Many people think that we are in a bubble, and perhaps we are. How many “Uber of Anythings” can we get? How many laundry apps do we need? (See ZipJet vs Washio, for example) I think we are seeing a proliferation of real world meets online with a bit of the ‘sharing economy’/collaborative consumption aspect thrown in. I think that’s great, and I personally use Airbnb to stay somewhere, get from point A to B with Uber or Lyft, sell things I don’t want on apps, get people to do small tasks for me on the likes of TaskRabbit…. to a point. I think these types of services have huge growth potential in developed markets. I also suspect we may be reaching saturation point in these types of services in these markets. I’m expecting to see that I can now get a hug off an app which will be delivered by someone riding a skateboard I can customize or swap, then I can swipe left or right on whether or not I liked this experience. And that I will find out such a service has been funded for $100 million.
I’m not personally confident that that type of trend will be sustainable. I say this out of an emerging markets bias — I think there are huge problems to solve with tech in the developing world, and that no amount of Silicon Valley backed anything is ever going to do those successfully. You can’t solve problems of access to healthcare or education out of an office in New York. You have to be doing it where you want to be doing it: in the Philippines, in Kenya, in Indonesia, wherever.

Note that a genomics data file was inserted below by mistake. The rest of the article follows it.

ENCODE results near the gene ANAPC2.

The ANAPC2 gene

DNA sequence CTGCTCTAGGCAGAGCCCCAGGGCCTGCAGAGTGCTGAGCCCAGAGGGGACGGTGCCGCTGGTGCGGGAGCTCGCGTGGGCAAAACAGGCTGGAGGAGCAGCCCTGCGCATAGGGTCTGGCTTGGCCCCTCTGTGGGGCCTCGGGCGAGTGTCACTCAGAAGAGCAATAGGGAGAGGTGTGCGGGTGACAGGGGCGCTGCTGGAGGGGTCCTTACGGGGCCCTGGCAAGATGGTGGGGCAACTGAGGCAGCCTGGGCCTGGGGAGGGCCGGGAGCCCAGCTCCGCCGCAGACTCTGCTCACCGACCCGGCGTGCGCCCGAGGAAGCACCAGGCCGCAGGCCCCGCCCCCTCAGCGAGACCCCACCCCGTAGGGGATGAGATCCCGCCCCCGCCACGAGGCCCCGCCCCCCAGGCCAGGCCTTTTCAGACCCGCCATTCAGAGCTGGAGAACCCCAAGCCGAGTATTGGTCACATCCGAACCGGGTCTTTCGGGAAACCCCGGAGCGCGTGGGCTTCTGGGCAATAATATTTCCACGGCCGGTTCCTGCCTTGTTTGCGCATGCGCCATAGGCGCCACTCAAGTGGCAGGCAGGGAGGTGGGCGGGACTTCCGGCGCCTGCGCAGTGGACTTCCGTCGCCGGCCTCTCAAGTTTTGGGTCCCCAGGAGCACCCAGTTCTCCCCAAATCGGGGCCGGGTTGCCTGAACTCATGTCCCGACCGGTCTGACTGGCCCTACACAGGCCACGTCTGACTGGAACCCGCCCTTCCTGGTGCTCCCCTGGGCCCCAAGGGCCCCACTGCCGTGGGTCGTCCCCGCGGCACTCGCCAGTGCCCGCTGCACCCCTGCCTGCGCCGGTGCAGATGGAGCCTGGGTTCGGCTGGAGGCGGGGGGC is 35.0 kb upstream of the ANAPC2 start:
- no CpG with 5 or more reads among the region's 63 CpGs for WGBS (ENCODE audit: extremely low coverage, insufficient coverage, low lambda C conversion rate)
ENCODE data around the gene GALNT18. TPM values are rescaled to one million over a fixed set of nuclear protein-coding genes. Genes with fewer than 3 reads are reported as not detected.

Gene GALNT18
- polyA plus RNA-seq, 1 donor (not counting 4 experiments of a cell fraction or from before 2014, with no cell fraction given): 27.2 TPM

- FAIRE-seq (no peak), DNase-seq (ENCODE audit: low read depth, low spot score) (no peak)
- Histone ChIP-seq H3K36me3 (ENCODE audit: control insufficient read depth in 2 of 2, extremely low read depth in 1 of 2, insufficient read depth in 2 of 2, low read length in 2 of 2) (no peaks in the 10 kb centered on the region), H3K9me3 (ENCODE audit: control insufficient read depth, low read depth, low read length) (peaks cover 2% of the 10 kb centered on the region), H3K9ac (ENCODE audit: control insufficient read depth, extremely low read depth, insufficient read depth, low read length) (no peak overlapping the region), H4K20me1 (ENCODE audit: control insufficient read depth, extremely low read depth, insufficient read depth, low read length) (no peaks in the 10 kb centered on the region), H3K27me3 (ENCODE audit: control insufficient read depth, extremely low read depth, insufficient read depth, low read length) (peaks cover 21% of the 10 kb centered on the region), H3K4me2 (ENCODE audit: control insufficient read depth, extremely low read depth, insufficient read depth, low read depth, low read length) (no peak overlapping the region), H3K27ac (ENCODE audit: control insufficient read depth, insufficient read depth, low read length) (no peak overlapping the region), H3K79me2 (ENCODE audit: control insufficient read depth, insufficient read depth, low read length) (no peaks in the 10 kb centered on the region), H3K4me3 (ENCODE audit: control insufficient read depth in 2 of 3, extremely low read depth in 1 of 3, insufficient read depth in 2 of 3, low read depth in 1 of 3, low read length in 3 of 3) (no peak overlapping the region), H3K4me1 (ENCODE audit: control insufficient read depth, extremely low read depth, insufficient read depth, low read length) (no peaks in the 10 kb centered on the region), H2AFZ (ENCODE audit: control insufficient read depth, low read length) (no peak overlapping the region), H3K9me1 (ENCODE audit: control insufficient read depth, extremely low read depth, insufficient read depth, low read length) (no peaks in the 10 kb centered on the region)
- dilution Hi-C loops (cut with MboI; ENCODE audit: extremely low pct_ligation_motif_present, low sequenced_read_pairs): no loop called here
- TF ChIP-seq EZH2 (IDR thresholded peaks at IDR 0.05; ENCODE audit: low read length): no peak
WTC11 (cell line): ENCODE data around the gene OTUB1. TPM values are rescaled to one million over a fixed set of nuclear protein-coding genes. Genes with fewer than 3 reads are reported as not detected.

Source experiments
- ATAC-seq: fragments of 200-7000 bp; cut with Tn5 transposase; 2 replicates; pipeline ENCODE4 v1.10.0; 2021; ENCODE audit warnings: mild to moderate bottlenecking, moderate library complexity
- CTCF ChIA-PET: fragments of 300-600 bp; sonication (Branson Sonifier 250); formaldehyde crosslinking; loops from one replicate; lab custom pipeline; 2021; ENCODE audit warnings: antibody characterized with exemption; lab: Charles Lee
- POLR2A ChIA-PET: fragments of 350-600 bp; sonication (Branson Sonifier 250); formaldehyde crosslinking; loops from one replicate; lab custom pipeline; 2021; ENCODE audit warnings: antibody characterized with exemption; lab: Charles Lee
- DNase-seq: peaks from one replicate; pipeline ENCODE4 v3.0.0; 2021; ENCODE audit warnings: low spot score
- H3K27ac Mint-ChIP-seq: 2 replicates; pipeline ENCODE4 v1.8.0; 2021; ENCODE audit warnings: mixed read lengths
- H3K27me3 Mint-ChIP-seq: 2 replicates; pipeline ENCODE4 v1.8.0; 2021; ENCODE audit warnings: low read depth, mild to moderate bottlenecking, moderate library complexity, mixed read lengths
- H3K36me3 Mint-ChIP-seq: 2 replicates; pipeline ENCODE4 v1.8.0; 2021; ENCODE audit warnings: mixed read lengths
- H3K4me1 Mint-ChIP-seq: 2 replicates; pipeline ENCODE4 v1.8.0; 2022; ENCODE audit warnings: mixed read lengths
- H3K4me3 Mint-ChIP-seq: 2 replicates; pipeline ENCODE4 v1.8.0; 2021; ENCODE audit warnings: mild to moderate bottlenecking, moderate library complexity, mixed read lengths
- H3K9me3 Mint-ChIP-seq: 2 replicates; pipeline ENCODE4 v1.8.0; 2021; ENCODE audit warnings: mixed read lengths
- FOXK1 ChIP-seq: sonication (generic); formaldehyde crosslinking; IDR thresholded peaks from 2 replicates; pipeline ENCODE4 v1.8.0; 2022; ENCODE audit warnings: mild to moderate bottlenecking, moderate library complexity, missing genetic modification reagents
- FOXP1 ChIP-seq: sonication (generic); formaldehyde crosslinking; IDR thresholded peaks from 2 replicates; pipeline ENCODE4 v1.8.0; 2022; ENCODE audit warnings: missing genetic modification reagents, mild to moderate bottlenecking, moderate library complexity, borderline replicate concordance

I see money and interest moving towards the emerging markets, but it will still be a while before we are talking about similar levels of interest and money. You’re not going to see an Indonesian company which hasn’t monetized living off VC money for 3 years before they get bought out for millions or billions of dollars. Or bought out at all. The landscape is evolving, and the money-scape is evolving too.
I am based in Southeast Asia and I see three massive markets here: Indonesia, Vietnam and Myanmar. They each have their own problems and that’s what makes it interesting. It’s fragmented, which is why it’s going to be hard to anyone outside of this part of the world to really figure it out. I learned today for example that when I sign documents for my Indonesian company in Singapore, I should take a selfie of myself with said document outside the Indonesian embassy. You learn something new everyday.
But for every “wtf” moment, I honestly believe it adds up to the kind of “wtf money” we can expect to see in the very near future.
I’m excited to live in a world where digital payments exist in Myanmar and you can buy fresh fruit off your phone in Indonesia. These things don’t exist yet — it will take a while for us to catch up with what’s already out there, but I’m of the school that thinks we’ll get there quick and also make massive steps forward in everything else.
Where is the next digital revolution happening? What will it be about?